However, if Ralph’s innate modesty and respect for the privacy of others precluded him from pressing his convictions in conversations with other filmgoers, one was always aware that ethical and spiritual considerations played a major role in guiding his actions and opinions.  Where this was most evident was in the programme notes that he prepared and mailed out to his society’s members–and to the Directors of Toronto Film Society.

Possibly the term “programme notes” is a bit of a misnomer, because on many occasions Ralph would include short comments on items or developments that interested or intrigued him–many of which had no connection with either his upcoming programme or the world of film–but were written in a decidedly individualistic and personal style.  Although I never told him so, I referred to these items as “Ralph’s Quirks”–and looked forward to them with interest.

In one such item, for instance, he referred to the fact that Dorothy Burritt of Toronto Film Society could be considered responsible for the establishment of the Centre Film Society, and he promised to recount the story in a future issue.  Sadly, he never got around to writing the story for any of the programme notes he was to write in the two or three further years in which Centre Film Society was to operate.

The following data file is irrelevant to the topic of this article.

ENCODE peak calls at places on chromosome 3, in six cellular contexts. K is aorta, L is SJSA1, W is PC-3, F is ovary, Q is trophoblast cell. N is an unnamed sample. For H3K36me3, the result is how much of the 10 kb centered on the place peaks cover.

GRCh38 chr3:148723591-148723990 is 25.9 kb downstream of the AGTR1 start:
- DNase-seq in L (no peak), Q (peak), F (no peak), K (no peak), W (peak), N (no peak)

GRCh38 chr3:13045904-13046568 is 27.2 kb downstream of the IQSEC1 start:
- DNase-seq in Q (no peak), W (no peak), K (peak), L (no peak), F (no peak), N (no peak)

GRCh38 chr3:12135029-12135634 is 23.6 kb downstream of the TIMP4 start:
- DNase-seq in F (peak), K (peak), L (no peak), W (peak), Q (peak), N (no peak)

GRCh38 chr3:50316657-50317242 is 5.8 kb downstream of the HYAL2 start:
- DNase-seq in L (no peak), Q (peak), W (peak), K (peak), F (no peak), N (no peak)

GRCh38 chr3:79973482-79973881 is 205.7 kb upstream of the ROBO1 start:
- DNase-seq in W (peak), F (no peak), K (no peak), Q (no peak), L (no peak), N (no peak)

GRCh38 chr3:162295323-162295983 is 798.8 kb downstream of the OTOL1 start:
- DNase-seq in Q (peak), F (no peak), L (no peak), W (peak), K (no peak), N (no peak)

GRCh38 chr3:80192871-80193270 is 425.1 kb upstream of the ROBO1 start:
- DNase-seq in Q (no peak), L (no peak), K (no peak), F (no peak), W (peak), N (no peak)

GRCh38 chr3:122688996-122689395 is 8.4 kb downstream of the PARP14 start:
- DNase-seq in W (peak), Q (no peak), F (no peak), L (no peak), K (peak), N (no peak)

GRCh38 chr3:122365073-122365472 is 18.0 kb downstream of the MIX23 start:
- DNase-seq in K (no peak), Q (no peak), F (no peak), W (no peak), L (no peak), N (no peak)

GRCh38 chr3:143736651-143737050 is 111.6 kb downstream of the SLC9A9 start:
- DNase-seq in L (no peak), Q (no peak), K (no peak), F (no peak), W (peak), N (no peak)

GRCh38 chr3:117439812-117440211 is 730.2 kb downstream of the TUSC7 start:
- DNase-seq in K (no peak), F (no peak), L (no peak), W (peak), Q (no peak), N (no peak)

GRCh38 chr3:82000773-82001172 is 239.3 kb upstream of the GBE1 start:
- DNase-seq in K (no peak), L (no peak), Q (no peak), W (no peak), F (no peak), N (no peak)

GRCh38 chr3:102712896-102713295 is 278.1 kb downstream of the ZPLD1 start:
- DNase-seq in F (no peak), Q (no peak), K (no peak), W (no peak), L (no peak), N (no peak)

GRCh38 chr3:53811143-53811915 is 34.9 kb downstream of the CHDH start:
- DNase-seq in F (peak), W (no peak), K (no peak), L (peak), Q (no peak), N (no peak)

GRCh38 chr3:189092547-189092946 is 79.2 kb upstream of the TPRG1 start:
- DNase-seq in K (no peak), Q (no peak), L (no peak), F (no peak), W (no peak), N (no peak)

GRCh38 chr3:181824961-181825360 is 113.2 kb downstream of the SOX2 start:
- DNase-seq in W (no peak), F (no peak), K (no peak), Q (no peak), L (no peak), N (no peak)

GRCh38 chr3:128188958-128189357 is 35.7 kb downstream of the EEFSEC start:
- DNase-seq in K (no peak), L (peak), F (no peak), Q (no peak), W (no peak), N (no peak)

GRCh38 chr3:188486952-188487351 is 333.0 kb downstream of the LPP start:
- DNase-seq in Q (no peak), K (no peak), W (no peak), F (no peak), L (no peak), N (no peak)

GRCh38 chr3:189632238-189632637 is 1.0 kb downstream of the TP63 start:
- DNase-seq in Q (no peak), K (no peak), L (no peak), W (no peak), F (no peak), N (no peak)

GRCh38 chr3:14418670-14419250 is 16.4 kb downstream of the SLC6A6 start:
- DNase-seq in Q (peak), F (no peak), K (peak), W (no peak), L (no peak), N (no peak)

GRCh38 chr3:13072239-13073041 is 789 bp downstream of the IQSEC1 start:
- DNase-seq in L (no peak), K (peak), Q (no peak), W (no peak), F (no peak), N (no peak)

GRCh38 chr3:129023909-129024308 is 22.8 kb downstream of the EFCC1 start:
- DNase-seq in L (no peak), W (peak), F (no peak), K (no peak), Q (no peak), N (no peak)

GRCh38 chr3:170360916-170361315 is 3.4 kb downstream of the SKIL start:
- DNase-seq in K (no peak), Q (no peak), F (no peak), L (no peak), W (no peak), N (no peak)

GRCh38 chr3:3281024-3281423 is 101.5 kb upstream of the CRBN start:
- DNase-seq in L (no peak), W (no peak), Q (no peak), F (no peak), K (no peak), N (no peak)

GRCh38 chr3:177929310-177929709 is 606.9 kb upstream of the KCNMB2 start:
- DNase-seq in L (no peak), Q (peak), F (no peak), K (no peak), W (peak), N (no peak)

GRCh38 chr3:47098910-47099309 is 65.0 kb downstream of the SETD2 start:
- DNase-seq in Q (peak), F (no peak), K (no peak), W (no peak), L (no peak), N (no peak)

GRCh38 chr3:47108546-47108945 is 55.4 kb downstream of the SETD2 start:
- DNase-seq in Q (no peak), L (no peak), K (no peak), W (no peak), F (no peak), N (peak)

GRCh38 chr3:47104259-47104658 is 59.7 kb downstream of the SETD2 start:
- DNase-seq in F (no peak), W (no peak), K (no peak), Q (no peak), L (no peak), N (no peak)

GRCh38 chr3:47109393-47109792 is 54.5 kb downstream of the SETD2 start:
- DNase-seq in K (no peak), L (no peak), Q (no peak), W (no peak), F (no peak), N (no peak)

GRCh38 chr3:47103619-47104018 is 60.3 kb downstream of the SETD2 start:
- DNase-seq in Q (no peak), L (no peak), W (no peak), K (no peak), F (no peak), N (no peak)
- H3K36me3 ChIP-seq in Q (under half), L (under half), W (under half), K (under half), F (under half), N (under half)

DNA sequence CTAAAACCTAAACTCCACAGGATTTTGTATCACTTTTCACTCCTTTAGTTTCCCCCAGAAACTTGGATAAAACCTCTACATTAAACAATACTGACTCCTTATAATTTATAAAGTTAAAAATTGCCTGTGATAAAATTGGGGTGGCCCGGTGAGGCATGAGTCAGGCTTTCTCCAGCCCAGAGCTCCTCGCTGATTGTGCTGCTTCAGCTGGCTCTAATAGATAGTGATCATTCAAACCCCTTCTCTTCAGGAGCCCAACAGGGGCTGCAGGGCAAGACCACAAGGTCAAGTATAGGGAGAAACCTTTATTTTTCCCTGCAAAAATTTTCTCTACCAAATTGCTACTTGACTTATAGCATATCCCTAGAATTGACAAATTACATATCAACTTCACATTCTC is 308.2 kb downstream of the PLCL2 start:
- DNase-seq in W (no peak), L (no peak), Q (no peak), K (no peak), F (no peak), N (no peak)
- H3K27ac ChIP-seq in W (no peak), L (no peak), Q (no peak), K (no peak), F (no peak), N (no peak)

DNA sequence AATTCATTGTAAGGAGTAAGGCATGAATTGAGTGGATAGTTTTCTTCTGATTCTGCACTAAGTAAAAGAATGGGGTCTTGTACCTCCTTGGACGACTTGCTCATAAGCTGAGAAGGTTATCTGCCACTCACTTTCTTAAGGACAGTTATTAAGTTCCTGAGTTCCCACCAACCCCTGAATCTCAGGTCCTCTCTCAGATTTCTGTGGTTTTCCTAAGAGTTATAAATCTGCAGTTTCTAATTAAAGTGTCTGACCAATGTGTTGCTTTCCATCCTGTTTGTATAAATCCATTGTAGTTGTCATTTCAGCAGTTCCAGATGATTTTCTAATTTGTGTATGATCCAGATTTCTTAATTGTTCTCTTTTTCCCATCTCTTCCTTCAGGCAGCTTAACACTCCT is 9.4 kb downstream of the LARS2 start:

For me, the item for Ralph’s typewriter that provided the clearest indications of his personality and his convictions as the tribute appearing in the CFS programme notes following the death of one of Toronto Film Society’s founders, George Patterson.  Presented in the CFS notes for the January 6, 1974 showing of Dead End, and headed THE DEATH OF A FRIEND, it runs as follows:

“I can’t say that I knew George Patterson that well, yet I did know him over a period of many years, and always felt comfortable in his presence.”

“I first met George in 1948, felt him to be sincere, kind, chatty and friendly.  George was himself–said what he felt, not what he felt he should say.  He was an early member of our society and often sat in on our group discussions.  George ‘loved the movies’ for the truth or delight that was in them.  His reviews in the Toronto Film Society notes were well written, concise and most personal.  What’s more, his reviews are just about the best I have read as they were “written from the heart.”

“George’s time to die had come–and it will be for all of us, eventually.  I hope I, along with you, will be able to meet him again in the after life, as he was a person well worth meeting.”

The same could be said of Ralph Brown.

by Douglas S. Wilson